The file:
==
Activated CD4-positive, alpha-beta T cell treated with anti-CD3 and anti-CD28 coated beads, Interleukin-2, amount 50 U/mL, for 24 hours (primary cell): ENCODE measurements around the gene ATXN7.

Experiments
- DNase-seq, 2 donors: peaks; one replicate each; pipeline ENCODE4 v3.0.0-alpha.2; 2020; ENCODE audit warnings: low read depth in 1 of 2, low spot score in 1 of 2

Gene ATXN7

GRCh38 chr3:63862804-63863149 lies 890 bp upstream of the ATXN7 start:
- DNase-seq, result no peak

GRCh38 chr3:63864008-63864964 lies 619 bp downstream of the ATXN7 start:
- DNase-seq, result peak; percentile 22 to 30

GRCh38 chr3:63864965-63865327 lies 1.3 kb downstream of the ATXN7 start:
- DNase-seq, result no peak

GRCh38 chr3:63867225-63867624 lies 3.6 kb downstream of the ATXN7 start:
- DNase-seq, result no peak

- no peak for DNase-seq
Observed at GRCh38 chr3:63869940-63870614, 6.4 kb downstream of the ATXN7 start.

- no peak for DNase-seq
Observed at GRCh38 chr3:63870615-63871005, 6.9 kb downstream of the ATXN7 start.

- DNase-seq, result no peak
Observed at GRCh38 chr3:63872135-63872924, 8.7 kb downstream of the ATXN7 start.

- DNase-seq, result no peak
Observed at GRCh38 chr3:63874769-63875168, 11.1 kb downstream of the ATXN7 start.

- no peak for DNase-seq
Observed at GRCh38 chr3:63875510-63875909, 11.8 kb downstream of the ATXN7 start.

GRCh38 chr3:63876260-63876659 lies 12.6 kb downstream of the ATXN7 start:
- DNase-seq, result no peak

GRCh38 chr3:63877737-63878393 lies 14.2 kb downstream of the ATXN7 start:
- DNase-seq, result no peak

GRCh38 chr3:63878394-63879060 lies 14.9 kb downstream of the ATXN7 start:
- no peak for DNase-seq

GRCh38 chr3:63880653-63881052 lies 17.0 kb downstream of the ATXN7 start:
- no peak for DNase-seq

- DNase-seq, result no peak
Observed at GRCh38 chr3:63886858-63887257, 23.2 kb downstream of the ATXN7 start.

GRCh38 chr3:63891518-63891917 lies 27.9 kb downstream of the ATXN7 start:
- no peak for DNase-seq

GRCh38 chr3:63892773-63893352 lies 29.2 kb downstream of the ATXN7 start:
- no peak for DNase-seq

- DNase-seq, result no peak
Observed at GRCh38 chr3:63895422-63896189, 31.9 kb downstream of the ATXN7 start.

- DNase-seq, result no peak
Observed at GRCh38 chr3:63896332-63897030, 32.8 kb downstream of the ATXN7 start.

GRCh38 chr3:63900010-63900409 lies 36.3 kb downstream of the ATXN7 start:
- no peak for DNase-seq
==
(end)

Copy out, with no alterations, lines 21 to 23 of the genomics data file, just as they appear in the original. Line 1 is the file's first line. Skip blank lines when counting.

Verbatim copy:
- no peak for DNase-seq
Observed at GRCh38 chr3:63875510-63875909, 11.8 kb downstream of the ATXN7 start.

GRCh38 chr3:63876260-63876659 lies 12.6 kb downstream of the ATXN7 start: